[CentOS] what percent of time are there unpatched exploits against default config?

Thu Dec 29 14:28:26 UTC 2011
Reindl Harald <h.reindl at thelounge.net>

Am 29.12.2011 15:24, schrieb m.roth at 5-cent.us:
> Reindl Harald wrote:
>> Am 29.12.2011 14:21, schrieb Marko Vojinovic:
>>>> so explain me why discuss to use or not to use the best
>>>> currently availbale method in context of security?
>>> Using the ssh key can be problematic because it is too long and too
>>> random to be memorized --- you have to carry it on a usb stick (or
>>> whereever). This provides an additional point of failure should your
>>> stick get lost or stolen.
>>> Human brain is still by far the most secure information-storage device.
>>> :-)
>> this is bullshit
>> most people have their ssh-key on a usb-stick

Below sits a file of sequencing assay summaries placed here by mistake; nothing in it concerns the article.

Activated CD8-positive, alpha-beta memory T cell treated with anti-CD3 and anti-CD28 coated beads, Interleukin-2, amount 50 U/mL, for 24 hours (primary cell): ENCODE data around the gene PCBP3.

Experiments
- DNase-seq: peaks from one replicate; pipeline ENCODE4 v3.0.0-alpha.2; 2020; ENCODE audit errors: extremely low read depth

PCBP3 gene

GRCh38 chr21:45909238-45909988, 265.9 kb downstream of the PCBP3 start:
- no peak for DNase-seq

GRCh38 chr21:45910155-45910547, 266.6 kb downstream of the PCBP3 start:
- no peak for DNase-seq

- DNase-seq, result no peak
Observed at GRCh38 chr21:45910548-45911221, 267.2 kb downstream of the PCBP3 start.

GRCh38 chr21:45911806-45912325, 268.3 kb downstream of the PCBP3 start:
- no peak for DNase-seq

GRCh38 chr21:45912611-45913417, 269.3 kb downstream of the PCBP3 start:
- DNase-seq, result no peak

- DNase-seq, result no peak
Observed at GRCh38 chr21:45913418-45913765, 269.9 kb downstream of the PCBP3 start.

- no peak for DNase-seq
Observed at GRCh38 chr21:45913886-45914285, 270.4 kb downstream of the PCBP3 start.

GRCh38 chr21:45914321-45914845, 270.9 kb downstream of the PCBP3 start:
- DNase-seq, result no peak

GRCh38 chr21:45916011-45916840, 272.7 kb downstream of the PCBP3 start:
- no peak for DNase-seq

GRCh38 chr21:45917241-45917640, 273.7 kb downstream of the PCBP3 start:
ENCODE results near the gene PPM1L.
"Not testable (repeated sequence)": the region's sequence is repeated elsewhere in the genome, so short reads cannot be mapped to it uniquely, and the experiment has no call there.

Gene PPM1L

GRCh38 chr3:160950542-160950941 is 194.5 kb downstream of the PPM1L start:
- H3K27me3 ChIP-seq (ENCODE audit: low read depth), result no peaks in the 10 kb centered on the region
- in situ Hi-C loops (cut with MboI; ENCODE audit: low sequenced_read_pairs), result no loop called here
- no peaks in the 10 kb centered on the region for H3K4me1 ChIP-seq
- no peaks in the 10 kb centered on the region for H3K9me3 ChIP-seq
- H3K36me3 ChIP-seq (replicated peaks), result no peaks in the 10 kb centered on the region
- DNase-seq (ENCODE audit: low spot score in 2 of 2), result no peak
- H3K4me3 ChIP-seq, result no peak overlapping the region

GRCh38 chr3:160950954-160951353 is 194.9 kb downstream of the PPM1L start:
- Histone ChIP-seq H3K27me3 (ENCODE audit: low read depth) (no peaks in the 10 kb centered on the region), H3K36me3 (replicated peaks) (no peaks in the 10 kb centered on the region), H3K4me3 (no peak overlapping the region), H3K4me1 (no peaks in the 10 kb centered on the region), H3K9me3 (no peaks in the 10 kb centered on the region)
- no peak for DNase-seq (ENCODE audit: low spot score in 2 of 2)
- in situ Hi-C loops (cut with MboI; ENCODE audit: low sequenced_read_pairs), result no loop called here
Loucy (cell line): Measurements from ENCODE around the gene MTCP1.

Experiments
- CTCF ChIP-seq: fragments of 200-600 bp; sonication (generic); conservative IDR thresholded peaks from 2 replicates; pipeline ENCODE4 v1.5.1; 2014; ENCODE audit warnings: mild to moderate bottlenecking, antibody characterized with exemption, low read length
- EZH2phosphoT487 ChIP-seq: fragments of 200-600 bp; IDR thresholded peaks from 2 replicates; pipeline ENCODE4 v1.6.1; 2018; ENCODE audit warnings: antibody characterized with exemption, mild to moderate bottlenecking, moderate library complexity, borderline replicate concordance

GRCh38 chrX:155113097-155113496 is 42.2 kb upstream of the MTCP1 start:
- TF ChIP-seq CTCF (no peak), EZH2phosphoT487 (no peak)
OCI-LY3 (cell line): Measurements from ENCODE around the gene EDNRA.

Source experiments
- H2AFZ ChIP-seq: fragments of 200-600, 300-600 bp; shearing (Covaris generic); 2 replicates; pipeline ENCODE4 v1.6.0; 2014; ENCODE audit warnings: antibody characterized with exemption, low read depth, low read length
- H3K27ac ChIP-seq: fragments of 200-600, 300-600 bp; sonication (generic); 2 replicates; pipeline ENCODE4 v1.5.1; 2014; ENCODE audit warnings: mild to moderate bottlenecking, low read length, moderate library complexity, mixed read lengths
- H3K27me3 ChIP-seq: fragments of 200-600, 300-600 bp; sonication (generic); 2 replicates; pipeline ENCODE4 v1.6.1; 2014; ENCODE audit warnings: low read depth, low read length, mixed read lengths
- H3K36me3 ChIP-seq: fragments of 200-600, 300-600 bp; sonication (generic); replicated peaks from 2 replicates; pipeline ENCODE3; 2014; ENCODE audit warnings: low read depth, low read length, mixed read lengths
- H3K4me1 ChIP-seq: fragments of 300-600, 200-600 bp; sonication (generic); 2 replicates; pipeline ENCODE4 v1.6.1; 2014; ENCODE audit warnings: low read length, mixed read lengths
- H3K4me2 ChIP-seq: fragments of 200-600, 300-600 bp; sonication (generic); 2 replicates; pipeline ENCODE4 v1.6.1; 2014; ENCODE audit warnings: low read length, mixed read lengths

>> normally a ssh-key is protected by a password
>> this can be your 12-char password
> <snip>
> Many US companies have gone past that.
> A number that I've worked for, and
> the one I work for, all have used RSA keyfobs. To open the VPN link, you
> need three pieces of information: userid, PIN (which is up to 8 chars min)
> and the six digit code from the fob.
> The US gov't has gone a different way: it issues CaC or PIV-II cards, and
> you need a) a card reader attached or builtin to your system, b) the card,
> and c) your PIN (8 digits).
> In both cases, once you've got your VPN, *then* it will frequently be
> asking for username & passwords for each different kind of access.

why do you not tell this the idiot who is argumentating against kyes
and thinks using password-login is smart?

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